BoSacks Readers Speak Out: On ASME, Time Inc., On Newsstand and Circ issues.
Re: The Shady Industry That's Trapping Door-to-Door Magazine Sellers
Bob, thanks for posting. Rita Cohen from the MPA summed up the situation - selling this way is worth the hassle because agents have connections that publishers may not have. "Our hope is that we can rely on the agents to do business as we put forth in our guidelines so that we can continue to get our content to as broad an audience as possible." Since the MPA publishes guidelines on behalf of their members - the publishers, they have a responsibility to enforce them. It is obvious they are not being enforced. The MPA should be held to a higher standard in monitoring these activities.
(Submitted by a Publishing Executive)
RE: Blurred Lines Now Official per ASME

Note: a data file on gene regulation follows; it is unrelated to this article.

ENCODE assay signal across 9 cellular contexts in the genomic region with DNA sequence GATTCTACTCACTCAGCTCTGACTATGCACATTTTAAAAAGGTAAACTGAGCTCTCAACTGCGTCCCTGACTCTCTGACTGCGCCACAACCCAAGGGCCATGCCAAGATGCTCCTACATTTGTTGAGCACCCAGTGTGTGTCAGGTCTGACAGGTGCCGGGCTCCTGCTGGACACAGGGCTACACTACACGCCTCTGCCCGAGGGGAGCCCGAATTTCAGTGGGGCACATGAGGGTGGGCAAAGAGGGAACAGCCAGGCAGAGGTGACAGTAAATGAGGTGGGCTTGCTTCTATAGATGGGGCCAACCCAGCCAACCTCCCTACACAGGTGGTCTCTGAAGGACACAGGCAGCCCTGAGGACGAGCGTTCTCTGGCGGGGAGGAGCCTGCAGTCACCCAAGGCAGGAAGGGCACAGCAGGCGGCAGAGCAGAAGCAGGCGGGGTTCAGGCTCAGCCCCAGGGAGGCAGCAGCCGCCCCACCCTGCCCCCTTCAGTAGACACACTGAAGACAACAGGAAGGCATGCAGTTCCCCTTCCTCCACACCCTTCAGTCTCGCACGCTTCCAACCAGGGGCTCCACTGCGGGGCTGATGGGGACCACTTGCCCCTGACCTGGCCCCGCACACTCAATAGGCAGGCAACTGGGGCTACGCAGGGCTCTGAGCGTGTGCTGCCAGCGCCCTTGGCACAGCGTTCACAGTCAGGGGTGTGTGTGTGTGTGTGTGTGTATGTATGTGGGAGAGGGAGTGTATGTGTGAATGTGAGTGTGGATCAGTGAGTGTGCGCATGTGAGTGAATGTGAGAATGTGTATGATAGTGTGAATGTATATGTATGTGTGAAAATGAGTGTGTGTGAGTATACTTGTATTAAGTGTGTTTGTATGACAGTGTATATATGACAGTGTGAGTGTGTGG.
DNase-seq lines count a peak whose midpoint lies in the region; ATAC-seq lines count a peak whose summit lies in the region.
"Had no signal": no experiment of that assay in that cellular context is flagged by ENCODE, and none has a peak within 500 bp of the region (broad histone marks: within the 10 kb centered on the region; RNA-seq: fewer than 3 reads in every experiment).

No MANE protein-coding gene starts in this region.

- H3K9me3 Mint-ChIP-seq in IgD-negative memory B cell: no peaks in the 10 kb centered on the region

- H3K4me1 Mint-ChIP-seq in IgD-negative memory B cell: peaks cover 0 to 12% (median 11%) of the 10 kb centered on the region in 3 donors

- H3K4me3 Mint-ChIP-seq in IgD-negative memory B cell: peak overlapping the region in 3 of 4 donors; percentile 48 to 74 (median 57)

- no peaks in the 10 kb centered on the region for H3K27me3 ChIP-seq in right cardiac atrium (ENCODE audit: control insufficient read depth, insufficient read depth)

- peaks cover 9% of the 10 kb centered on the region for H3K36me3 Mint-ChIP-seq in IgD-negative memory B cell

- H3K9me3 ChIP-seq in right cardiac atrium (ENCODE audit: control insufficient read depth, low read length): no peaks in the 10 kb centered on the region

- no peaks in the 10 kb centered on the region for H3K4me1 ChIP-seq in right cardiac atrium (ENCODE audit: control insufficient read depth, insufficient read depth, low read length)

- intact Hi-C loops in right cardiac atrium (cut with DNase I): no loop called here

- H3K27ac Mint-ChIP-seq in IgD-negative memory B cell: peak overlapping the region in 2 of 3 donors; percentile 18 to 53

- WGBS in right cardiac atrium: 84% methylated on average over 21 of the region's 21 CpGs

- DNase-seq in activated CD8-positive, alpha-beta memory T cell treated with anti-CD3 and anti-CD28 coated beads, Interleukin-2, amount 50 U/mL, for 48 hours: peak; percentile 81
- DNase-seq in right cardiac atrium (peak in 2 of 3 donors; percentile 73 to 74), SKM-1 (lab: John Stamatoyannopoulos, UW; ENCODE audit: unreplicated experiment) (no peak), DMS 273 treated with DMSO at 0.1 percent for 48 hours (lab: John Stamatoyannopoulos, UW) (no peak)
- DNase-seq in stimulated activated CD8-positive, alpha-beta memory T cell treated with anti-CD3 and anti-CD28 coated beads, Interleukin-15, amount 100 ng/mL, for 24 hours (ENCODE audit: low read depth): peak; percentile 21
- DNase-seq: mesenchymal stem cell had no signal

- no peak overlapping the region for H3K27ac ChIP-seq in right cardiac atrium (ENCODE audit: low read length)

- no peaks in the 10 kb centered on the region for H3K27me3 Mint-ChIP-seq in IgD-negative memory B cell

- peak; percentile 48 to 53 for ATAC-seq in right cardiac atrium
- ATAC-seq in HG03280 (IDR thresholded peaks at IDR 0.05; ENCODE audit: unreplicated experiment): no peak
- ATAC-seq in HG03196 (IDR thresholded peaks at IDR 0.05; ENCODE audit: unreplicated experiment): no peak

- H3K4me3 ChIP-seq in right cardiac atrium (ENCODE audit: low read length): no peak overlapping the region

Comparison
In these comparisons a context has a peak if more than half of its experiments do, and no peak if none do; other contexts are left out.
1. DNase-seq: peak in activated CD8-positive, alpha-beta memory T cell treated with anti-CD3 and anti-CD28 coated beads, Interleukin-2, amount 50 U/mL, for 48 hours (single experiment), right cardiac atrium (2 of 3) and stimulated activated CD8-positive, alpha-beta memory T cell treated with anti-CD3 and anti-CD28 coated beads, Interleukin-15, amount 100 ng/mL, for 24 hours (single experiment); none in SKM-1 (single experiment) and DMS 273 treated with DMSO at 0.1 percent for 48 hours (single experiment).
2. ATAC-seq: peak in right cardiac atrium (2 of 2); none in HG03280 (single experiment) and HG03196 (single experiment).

It seems to us that the ASME has lost some of its teeth, and this is their way of playing catch-up and trying to stay relevant as the marketing dollars make more and more of the editorial decisions. Appeasement has a way of falling short in the long run, and consumers have a way of seeing through this kind of veiled attempt at maintaining lines.
Simply waving around your guideline isn't enough to prop up your integrity when it starts to falter.
(Submitted by a Printer)
BoSacks Speaks Out: On Niche Media Publishing Conference
Last week I went to Denver to attend the Niche Media Conference. As I sat there at the opening ceremony I started to wonder about the term "niche". We all use it, but do any of us know the actual meaning of the word. I didn't. The term comes from Vulgar Latin, vulgar in this case meaning "common or vernacular Latin" rather than Classical Latin. The Vulgar Latin word was nīdiculāre which means to stay in one's nest. From Latin the French used the word nicher or "to make a nest."
I tell you all this because Carl Landau has succeed in making a publishing nest at his Niche Media Conference. I must have asked 45 of the 250 attendees if they liked the event and why. Most of the people I met were returnees, and that says something right there. A few have been coming since the beginning, which I think I heard Carl say was 9 years ago.